1. Douglas Bowerman, MD FACP SFHM

    1. It seems that the article targets a distribution of men/women in positions of leadership in medicine at 50/50. Why is that equal ratio the “ideal?” If the ratio was 70/30 in favor of women, would the authors be advocating for more men to be advanced ‘up the ladder?’
    2. The article mentions “…harassment from colleagues, supervisors, and patients.” This was surprising to read, since having been a hospitalist for 25 years, working in many different hospital in many different environments, I have never witnessed, nor heard of any type of harassment of a woman physician based on gender. I have however, witnessed discrimination against male physicians, albeit rare.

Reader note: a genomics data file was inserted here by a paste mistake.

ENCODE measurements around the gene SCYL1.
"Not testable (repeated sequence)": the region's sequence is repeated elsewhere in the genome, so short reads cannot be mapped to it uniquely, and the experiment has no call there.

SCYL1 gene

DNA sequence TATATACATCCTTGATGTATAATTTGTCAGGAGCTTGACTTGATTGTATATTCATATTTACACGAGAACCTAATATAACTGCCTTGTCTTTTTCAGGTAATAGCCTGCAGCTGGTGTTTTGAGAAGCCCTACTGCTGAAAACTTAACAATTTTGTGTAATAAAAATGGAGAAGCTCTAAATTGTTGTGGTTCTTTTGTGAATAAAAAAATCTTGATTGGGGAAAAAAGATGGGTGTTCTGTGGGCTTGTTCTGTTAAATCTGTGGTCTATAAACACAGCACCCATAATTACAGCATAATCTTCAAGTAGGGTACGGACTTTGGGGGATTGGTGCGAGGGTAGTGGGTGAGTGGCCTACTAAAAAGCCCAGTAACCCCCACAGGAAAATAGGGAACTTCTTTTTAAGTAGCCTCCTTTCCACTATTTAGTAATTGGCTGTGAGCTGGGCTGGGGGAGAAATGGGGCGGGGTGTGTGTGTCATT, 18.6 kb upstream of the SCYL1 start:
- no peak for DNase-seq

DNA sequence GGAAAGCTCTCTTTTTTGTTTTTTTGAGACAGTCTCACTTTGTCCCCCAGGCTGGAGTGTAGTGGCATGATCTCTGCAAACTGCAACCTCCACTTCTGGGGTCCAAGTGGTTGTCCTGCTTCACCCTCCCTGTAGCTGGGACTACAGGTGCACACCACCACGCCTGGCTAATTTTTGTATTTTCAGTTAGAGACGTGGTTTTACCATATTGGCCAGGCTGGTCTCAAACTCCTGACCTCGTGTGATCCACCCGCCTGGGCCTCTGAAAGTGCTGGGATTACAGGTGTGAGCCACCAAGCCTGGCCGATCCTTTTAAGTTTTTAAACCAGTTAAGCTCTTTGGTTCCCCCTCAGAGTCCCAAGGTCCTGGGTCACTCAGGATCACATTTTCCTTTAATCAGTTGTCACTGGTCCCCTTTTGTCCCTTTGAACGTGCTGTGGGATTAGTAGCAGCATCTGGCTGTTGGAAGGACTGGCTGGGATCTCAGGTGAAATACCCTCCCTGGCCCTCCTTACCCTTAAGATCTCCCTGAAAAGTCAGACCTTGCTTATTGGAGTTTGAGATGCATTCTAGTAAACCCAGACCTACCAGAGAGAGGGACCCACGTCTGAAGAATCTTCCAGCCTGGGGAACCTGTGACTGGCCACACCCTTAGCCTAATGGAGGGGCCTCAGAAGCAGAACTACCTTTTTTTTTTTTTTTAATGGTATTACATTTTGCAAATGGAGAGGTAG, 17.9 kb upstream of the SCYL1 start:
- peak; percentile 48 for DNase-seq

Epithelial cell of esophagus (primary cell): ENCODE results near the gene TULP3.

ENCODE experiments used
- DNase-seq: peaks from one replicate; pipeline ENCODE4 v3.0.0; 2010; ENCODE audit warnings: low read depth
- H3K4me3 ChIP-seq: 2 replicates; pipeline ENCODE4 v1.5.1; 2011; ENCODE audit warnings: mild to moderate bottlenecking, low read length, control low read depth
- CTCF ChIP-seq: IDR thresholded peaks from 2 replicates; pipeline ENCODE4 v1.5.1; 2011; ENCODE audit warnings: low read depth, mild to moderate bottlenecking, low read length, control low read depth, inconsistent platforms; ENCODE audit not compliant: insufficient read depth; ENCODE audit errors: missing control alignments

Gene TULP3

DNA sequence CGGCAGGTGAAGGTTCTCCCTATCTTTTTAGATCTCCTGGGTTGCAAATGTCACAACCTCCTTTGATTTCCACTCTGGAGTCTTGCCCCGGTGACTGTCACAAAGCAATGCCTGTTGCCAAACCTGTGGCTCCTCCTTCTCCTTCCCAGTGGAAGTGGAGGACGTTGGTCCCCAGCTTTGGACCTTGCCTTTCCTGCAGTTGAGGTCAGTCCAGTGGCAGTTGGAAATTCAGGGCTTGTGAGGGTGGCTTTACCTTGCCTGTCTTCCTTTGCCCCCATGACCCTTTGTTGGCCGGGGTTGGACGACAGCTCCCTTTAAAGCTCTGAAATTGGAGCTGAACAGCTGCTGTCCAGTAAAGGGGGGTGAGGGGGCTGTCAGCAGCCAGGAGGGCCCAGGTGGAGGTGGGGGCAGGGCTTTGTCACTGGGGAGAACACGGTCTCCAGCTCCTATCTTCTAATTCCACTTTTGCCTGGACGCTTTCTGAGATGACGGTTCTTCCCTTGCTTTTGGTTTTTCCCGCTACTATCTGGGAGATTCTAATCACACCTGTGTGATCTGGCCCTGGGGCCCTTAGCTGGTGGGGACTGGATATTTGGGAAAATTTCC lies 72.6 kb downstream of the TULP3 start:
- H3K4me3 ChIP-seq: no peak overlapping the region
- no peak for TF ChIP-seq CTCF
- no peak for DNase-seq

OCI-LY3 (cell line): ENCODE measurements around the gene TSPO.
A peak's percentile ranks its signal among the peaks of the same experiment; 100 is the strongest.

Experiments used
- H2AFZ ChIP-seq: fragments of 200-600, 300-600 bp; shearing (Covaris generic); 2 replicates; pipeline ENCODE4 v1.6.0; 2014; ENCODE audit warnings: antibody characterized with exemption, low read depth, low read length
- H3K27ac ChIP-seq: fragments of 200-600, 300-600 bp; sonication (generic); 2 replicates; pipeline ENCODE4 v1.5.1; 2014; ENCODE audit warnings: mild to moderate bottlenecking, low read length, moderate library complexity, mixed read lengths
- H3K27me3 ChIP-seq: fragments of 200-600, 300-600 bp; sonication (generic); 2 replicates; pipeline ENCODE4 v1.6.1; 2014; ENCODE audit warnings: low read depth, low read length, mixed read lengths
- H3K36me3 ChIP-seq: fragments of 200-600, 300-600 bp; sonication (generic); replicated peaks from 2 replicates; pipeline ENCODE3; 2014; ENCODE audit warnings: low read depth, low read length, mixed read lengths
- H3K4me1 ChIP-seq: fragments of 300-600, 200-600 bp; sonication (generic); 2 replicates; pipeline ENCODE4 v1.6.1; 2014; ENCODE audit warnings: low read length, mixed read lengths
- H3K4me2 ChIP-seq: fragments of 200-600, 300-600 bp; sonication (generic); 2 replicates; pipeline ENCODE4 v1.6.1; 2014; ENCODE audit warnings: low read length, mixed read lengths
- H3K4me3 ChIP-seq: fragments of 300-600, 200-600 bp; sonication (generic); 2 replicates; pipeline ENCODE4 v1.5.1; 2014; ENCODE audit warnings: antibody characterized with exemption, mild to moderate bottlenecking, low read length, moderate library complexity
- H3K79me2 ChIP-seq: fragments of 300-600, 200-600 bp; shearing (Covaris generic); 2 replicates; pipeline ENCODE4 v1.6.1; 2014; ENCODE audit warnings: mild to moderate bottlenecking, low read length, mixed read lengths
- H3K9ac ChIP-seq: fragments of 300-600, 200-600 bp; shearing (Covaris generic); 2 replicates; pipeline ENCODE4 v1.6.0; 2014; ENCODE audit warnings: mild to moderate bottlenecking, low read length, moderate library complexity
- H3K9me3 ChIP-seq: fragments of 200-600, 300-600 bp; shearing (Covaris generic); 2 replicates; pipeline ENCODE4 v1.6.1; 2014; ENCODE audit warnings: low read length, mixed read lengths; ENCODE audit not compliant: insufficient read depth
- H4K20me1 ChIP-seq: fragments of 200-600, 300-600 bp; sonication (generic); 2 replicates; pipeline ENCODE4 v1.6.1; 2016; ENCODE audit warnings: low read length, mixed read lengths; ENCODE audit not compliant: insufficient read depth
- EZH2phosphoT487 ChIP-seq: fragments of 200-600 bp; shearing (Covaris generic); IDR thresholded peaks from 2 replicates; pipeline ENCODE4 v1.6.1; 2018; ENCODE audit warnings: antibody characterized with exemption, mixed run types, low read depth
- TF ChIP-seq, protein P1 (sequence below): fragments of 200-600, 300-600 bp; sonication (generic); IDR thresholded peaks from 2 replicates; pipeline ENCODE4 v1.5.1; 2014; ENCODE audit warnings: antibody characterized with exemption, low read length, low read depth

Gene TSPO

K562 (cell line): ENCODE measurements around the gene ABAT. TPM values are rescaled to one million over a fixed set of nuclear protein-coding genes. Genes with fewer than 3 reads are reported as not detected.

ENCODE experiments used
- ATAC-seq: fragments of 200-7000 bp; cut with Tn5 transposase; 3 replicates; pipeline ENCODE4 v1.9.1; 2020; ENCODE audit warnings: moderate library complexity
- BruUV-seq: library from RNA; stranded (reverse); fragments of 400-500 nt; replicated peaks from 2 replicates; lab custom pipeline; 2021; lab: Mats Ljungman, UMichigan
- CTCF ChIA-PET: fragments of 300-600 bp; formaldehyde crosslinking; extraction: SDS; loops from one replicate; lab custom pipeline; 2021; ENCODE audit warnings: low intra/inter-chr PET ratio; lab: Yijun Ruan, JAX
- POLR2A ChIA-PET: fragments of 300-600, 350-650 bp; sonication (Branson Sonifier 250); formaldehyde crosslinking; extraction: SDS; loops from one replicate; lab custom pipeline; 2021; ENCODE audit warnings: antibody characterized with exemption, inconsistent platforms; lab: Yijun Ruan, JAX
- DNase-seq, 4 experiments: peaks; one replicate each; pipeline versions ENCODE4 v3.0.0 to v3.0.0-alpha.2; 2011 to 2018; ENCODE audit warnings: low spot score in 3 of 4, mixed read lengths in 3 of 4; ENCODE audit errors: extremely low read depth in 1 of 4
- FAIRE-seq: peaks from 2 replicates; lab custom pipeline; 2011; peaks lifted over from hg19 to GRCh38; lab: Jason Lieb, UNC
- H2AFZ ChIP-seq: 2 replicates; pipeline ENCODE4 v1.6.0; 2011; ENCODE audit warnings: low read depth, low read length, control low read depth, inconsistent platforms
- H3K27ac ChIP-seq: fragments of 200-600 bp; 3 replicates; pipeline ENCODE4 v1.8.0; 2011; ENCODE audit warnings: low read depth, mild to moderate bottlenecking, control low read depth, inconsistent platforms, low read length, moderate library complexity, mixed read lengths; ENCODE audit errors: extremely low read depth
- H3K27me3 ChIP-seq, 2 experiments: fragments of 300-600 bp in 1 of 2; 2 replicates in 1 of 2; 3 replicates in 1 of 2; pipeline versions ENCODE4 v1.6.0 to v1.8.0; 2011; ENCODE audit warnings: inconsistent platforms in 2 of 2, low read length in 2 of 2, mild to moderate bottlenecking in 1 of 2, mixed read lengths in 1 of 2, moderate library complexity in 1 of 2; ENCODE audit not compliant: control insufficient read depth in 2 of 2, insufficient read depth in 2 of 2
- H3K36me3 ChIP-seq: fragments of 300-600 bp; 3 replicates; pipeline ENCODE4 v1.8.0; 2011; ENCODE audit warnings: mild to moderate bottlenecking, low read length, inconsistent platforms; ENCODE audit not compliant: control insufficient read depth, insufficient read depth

3. I agree with the authors that institution-level policies that emphasize maternal rather than paternal leave perpetuate gender inequality, but disagree with the reference to household and parental responsibilities being referred to as “burdens.” Rather, the acts involved in parenting and structuring/maintaining a household are a privilege and gift that men have been discriminated against from being able to experience to the same extent as women. This is due to the long-held assumption that men will continue to bear the burden of leaving the home to go to work to earn the needed money to support the household, and necessarily suffer the consequences of having to be away from the family. I would call this a “fatherhood tax.” It seems to me that this perspective is not considered here. The authors paint a picture that achieving a position of leadership in medicine is of greater value than motherhood. Considering the fact that motherhood is a choice, if a woman views the value of the roles of mother versus the role of leader as these authors seem to do, it is certainly reasonable, if not admirable, to conclude that these two roles in life may oppose each other, with the more committed a person is to one role, their performance in the other role will necessarily suffer. We are human, after all.


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